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On Motorcycles and Inequality

In Lagos, Nigeria’s largest city, a motorcycle ban displaces migrant workers twice. 

Words: Ope Adetayo
Pictures: Ope Adetayo

One Thursday in early November 2022, Muhammed Ibrahim, 25, sat under a tarpaulin with some friends by the road in Idi-Araba. The community in Lagos — the West African giant’s cosmopolitan megacity in the south of the country — is predominantly home to internal migrants from northern Nigeria. It was around 7 pm and the piercing voices of muezzins calling the Islamic evening prayer from different mosques mixed with the buzz of traffic along the narrow road that passes through the lively community.

Normally, the group of friends would have been on the streets, riding their motorcycle taxis popularly known as okadas. Okadas are popular among Lagos’ low-income population who use them to navigate the city — which is notorious for its traffic — especially for last-mile routes. But okada drivers are now out of work, and commuters are in a jam, following a governmental crackdown on the practice.

On May 18, 2022, the Lagos state government banned okadas, citing safety and security concerns. On Aug. 18, 2022, the ban was expanded, covering almost all parts of the state. The ban was sparked over the alleged killing of a man by okada drivers, but it also follows a litany of anti-poor legislation in the city, which has among the highest rates of inequality in the world.

Lagos has often cleared off its poor to portray a modern city on par with global standards, hence its disdain for systems used by the urban poor in the city. The state’s record includes the violent sacking of slums; the arrest and imprisonment of roadside retailers, and the displacement of low-income earners.


“I swear to God; it is very painful. Why would they do that?” Ibrahim asked, incredulous. He is still in shock, months after.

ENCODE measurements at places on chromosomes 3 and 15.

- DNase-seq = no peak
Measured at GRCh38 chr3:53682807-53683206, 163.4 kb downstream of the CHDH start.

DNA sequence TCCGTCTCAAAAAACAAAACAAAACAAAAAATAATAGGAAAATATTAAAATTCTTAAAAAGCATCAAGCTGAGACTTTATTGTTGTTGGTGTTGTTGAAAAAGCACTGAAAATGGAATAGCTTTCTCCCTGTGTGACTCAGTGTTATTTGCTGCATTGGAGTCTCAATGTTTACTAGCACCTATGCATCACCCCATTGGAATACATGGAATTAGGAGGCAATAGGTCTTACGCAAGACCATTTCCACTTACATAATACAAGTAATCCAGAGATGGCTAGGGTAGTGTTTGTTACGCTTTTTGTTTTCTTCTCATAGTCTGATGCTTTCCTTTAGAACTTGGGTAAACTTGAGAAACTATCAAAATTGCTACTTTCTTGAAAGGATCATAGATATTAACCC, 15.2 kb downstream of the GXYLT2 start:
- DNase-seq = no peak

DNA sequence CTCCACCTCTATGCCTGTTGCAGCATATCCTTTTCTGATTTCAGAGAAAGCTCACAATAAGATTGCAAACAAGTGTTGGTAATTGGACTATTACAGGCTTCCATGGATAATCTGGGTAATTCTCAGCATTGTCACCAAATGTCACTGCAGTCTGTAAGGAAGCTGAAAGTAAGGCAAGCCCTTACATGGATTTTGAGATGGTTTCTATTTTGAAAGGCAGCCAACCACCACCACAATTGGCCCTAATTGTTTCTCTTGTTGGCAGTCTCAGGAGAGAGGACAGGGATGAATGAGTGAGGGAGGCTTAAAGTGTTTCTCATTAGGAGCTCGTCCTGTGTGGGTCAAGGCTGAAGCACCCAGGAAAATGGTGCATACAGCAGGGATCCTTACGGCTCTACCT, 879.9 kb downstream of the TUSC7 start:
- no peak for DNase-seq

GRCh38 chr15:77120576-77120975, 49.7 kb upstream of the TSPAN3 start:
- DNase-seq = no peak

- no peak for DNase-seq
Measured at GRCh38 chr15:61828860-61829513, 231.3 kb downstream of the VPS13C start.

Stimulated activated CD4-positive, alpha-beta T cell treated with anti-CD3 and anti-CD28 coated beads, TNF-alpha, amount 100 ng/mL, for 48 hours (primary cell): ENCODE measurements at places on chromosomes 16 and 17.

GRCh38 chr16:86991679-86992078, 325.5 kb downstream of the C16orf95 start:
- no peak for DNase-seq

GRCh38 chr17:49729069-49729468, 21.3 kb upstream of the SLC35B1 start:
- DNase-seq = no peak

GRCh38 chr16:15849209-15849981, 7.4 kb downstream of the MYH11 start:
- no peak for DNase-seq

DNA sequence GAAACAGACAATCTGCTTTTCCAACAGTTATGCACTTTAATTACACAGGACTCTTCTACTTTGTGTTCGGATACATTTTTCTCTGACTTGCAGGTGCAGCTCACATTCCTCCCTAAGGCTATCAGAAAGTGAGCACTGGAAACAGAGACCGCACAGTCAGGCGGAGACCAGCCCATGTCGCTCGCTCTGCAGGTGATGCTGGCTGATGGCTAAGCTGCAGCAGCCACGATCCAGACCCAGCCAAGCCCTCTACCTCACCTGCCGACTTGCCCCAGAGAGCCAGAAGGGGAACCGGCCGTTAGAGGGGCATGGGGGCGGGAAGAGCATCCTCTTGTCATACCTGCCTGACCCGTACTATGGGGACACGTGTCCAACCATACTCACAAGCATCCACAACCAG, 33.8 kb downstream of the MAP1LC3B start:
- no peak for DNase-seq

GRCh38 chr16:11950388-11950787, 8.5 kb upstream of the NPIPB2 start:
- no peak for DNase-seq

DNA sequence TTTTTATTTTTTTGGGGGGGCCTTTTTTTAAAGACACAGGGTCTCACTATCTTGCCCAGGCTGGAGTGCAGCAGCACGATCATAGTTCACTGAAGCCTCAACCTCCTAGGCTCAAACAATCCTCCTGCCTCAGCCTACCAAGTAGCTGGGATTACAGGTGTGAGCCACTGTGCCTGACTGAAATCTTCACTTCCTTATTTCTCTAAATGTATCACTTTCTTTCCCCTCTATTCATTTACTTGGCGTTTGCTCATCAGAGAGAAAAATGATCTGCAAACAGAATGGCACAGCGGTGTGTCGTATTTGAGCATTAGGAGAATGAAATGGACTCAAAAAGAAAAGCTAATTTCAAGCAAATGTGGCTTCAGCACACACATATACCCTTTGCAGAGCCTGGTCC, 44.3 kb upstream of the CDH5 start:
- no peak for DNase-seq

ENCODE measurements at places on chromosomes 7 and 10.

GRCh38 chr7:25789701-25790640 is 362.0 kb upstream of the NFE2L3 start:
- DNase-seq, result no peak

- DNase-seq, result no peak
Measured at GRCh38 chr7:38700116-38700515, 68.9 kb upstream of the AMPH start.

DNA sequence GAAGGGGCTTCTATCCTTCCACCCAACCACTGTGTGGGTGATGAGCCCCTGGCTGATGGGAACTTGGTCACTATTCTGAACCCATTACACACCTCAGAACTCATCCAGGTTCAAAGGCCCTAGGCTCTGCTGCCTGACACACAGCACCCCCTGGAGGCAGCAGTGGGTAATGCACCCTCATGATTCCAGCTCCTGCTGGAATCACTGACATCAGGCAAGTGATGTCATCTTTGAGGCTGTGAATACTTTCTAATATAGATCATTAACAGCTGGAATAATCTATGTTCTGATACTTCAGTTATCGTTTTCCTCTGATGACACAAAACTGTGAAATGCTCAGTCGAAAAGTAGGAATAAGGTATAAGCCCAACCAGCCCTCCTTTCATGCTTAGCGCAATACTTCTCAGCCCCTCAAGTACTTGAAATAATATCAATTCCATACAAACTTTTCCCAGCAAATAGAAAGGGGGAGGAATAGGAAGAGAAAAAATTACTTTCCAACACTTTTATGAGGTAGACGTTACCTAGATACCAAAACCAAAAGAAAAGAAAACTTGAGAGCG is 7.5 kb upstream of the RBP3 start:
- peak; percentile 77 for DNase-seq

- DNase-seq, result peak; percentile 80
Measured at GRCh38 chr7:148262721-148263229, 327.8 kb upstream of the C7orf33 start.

Ibrahim, whose small frame belies his age and experience, left Sokoto, one of Nigeria’s poorest states, in 2012 when he was just 15 to seek better economic opportunities for himself in Lagos more than 600 miles away. He followed a well-trod path, 500,000 people are estimated to migrate to Lagos every year.

On arriving in Lagos, he quickly started riding okada. For ten years, he made between five and 10 thousand naira ($11.36-22.72) daily, which was sufficient to make a living for himself and support his family back home. For decades, Lagos has attracted internal immigrants from other parts of the country and also immigrants from neighboring countries due to its concentration of economic opportunities. With worsening insecurity, climate change, and dwindling economic opportunities in other parts of the country, young men from the Northern region now travel to the southwestern state more than ever to survive, and the rates are expected to increase.

Nigeria’s many ethnic groups are woven into complex ethnic relationships due to the convoluted process of state creation during the country’s military era in the 20th century, but the country is widely seen as divided into the Southern and Northern regions. The Northern region has a majority Hausa population. Hausas account for 30% of the country’s population and also have a vast representation across the West African region. The community largely engages in agrarian activities. The Southern region, meanwhile,  has a higher concentration of industries due to its proximity to the sea and the presence of oil deposits.

When Northerners move from their poorer home regions to the busy city, they mostly engage in petty jobs. Many gravitate towards the transportation industry, a multi-million dollar unregulated sector in the state of more than 20 million people. But with the okada ban, internal migrants face a double loss of livelihoods.

“They have always declared bans, [but] in the real sense they are just always declaratory because in the absence of proper road networks or any viable infrastructure, you cannot just declare bans,” Ayo Ademiluyi, a public-interest lawyer who opposes the ban told Inkstick.

“The governor can use his discretion [to ban okadas] but as lawyers say, should man suffer for law? The ban is even against the reality that we are a backward country where there are no good roads,” he said.

With no economic opportunities in the formal sector, a ban on survival economics feels both unrealistic and inhumane.

The ban is the latest in the culture of disdain the government has toward the practice. Each of the four governors the state has had since Nigeria’s return to democracy in 1999 has issued a ban on riding okada. The riders, mostly uneducated and without a chance at corporate industries, say it leaves them hopeless.


Ope Adetayo

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